Abraham Lincoln, Lincoln-Douglas Debates (American National Biography)

James M. McPherson, "Lincoln, Abraham," American National Biography Online, February 2000, http://www.anb.org/articles/04/04-00631.html.
Lincoln challenged Douglas to a series of debates. Douglas accepted, and the two met in seven three-hour debates in every part of the state. Why could the country not continue to exist half slave and half free as it had for seventy years? asked Douglas. Lincoln's talk about the "ultimate extinction" of slavery would drive the South into secession. Douglas also upbraided Lincoln for his alleged belief in "negro equality." Sensing a winning issue in Illinois, Douglas shouted questions to the crowd: "Are you in favor of conferring upon the negro the rights and privileges of citizenship?" Back would come the response, "No, No!"…The popular vote for Republican and Democratic legislators was virtually even in 1858, but because apportionment favored the Democrats, they won a majority of seats and reelected Douglas….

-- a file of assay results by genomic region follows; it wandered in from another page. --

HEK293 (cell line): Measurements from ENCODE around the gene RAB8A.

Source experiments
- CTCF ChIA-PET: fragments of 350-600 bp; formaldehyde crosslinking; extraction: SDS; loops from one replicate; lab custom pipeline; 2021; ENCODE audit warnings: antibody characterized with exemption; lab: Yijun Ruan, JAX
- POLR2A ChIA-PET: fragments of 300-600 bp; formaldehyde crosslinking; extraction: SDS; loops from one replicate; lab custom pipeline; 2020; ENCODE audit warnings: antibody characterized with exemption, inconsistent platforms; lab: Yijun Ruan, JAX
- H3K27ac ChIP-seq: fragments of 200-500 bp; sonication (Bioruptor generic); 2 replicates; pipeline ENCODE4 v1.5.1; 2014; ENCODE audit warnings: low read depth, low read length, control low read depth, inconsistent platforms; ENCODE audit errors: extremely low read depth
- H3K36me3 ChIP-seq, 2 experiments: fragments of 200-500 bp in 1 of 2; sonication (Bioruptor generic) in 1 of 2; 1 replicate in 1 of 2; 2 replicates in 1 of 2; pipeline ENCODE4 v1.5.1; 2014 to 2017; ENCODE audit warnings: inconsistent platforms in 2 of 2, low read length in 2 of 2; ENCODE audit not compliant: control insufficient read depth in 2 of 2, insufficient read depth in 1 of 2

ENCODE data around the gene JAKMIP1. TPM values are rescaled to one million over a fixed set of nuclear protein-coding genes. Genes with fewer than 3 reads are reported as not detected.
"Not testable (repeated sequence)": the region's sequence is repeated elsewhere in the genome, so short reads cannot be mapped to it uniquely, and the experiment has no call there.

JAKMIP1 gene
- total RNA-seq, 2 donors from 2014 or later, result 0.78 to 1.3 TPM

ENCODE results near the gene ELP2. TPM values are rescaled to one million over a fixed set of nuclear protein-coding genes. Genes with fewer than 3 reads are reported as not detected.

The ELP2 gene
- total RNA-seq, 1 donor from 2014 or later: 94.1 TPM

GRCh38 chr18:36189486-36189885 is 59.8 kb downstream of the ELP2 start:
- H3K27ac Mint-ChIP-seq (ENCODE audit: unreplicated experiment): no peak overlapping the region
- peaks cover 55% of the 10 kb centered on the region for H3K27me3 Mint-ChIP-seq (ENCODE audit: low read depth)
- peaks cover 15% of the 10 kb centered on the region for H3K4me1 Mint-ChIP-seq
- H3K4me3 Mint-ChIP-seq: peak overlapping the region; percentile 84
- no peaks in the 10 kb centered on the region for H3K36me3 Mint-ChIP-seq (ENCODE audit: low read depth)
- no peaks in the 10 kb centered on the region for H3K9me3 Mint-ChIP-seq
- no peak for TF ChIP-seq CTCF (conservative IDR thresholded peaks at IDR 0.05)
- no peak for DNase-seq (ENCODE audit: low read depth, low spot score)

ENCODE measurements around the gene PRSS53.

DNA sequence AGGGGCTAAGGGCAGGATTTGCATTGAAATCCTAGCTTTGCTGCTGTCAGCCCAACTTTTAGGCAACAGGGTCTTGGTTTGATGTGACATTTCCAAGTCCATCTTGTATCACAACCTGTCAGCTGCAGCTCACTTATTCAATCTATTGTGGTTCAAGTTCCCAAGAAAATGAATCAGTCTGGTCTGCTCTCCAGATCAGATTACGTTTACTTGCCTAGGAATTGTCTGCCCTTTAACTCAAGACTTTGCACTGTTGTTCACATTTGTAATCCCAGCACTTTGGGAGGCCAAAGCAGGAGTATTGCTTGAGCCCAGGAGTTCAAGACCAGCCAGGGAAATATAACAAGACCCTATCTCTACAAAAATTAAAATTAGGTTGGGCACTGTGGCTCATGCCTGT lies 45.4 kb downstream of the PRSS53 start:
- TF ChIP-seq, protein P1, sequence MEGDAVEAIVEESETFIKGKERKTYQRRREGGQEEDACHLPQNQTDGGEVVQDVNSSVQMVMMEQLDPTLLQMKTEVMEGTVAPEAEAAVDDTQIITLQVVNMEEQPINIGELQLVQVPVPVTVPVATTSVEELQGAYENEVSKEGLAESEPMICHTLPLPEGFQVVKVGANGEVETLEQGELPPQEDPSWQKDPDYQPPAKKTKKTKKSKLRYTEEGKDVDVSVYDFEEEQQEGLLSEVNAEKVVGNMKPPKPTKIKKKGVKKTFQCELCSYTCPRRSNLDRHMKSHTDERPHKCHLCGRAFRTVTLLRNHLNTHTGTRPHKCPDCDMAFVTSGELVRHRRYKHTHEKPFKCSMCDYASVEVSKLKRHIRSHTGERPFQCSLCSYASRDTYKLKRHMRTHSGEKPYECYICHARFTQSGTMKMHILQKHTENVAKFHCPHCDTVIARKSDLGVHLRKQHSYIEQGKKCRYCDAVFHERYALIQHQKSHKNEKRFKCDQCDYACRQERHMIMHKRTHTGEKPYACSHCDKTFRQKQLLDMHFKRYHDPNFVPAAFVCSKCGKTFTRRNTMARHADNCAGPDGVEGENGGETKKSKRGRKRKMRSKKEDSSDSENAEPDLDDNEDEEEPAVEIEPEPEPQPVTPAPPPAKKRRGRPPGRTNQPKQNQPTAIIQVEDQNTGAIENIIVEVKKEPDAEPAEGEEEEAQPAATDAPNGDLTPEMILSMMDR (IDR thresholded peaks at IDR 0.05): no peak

In retrospect, Lincoln was the real winner of the Lincoln-Douglas debates. His famous question at Freeport forced Douglas to enunciate the "Freeport Doctrine" that settlers could keep slavery out of a territory despite the Dred Scott decision by refusing to enact and enforce a local slave code. The Freeport Doctrine further alienated Douglas from southern Democrats and kindled their demand for a federal slave code in the territories. This issue split the Democratic party in 1860, virtually assuring the election of a Republican president. The national visibility achieved by Lincoln in the debates caused his name to be increasingly mentioned as the possible Republican nominee.
    How to Cite This Page: "Abraham Lincoln, Lincoln-Douglas Debates (American National Biography)," House Divided: The Civil War Research Engine at Dickinson College, https://hd.housedivided.dickinson.edu/index.php/node/17752.